Monday, September 8, 2008

Day 37: Julyflies

I thought of them as mayflies, even though that's one thing I'm sure they're not. My sister, after my crude description of them, thought they might be craneflies, so I'll call them that. They looked something like mosquitoes, without the bloodsucking mouthparts that earn those insects a place on the enemies list.

I seemed to watch the entire life-cycle of these craneflies over the course of a week. At first, they were only an irritating buzzing. A couple of days later I actually saw them; vast clouds of insects that filled the sky. Their buzzing was not rhythmic, but did follow a certain dynamics, perhaps diminishing at a gust of wind, and then crescendoing to one of many climaxes during the night. There were billions of them. The population of earth became flies buzzing over Buffalo Pound Lake.

When I returned from Moose Jaw they were no longer omnipresent, but formed distinct vortices, tornadoes of activity in the sky.

My last day on the lake, I woke up to a constellation of craneflies on the tent fly. Outside, their carcases were dissolving on the water, their purpose complete. The wind was going my way, and I knew it was my time to go.

I threw my stuff into the canoe. Nothing was dry enough to pack correctly, and I had to portage the dam at the end of the lake.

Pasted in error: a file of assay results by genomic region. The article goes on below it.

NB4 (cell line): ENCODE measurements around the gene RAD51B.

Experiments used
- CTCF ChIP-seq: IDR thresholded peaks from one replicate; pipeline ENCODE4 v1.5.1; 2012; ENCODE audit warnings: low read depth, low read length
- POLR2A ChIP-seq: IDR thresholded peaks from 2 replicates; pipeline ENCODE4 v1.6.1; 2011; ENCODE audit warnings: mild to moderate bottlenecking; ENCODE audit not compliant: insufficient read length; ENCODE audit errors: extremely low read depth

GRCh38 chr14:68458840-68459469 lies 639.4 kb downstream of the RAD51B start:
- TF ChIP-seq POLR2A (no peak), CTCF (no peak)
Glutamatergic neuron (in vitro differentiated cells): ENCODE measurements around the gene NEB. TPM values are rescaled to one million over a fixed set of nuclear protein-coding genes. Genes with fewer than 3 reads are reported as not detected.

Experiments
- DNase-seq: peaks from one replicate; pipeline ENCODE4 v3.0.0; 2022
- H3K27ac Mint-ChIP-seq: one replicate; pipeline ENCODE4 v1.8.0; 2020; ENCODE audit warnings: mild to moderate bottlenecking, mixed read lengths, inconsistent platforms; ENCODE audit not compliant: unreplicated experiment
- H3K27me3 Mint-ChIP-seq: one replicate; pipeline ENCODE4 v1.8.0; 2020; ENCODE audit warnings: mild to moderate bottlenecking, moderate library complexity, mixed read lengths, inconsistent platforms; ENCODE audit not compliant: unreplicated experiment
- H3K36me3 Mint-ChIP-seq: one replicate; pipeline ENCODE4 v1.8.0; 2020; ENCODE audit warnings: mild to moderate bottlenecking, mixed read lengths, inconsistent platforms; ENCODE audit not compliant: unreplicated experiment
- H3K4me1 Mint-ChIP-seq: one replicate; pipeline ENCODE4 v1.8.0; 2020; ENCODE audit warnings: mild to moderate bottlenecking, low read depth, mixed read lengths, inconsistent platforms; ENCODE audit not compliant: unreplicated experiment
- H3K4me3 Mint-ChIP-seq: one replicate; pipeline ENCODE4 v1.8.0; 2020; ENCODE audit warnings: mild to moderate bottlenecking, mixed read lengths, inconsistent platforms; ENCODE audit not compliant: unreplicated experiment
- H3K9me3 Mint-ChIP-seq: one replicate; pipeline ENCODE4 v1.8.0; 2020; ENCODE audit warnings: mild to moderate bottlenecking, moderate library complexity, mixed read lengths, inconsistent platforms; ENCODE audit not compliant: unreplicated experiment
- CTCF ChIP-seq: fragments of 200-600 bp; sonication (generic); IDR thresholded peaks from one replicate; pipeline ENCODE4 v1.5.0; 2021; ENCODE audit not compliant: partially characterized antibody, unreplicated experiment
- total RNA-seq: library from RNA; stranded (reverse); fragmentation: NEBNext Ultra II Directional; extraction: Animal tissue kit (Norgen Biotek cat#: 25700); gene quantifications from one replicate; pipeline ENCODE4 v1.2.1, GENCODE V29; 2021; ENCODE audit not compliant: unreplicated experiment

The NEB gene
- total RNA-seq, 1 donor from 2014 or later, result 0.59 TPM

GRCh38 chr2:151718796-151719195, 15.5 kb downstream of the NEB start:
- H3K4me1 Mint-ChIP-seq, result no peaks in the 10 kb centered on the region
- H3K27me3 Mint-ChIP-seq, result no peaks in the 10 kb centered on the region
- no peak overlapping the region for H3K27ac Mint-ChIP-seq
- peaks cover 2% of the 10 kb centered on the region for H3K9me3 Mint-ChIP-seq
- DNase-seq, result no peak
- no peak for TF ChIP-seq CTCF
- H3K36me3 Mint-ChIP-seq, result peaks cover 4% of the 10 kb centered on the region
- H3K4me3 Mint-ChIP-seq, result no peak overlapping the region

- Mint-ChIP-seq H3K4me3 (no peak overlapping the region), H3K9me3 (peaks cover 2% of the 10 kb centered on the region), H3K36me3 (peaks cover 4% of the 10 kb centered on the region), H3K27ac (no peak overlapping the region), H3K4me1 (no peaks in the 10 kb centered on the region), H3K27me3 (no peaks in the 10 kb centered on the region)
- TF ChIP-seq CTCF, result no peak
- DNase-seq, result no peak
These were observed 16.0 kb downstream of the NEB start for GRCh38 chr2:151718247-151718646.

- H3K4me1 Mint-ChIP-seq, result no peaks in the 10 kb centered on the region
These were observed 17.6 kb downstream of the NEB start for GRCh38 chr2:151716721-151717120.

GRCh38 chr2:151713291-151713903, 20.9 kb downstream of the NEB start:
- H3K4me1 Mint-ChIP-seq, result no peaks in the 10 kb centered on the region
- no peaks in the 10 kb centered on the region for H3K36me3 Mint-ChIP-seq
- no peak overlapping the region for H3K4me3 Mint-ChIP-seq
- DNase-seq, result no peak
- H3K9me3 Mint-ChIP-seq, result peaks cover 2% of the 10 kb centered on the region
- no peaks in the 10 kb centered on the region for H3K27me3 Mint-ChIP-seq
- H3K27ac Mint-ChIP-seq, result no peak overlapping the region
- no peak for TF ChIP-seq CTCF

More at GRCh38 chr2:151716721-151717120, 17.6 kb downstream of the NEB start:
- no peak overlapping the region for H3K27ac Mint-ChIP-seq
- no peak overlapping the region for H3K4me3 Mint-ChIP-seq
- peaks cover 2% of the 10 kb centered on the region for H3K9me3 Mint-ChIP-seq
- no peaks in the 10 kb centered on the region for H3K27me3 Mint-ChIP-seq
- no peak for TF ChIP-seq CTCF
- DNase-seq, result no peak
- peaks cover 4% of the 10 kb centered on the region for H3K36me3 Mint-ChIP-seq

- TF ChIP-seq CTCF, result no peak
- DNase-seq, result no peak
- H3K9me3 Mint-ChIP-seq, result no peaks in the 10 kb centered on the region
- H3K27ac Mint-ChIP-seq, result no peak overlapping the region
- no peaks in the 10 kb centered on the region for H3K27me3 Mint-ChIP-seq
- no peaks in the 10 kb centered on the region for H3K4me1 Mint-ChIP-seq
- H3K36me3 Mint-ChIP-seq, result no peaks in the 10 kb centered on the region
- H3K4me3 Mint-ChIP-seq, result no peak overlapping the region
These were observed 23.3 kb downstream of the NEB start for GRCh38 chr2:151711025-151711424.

It was a difficult portage.

But the next section of the Qu'Appelle was beautiful. Gone were the mud steps that had been so frustrating on the upper Qu'Appelle, and in their place were trees desperately holding the bank against the river. There were great horned owls, coyotes, mule deer, kingfishers, turtles, blue heron, and, well, mallards. A thunderstorm came up and so I pulled over to stop. I found a great place, well sheltered by trees, and assembled my tent there.

When the rain stopped, I decided to spend the day. My computer needed fixing. I had heard that some OLPC's had developed a malady known as "sticky keys", and now mine had, too. First it would add an "A" every time I hit the shift key. Then, after almost every letter. I hit erase so often, the erase key started sticking, too.

The computer is held together by tiny, phillips-headed screws. They are too small for my leatherman tool to unscrew, but I had a bike multitool whose screwdriver just fit. I took apart the entire keyboard section, saw little that seemed wrong to me. There was some sand in the neck between the keyboard and the monitor, but that was all. I just brushed off the back of the keypad and reassembled the computer, without most of the screws. The parts mostly snap together, anyway, and besides, I had lost some of the screws already under the trees.

That fixed the problem for the time being, but I have continuing problems with sticky keys and so my cute little computer is sadly, often in pieces.

Day 37 ended: 50*35.732N, 105*14.350W

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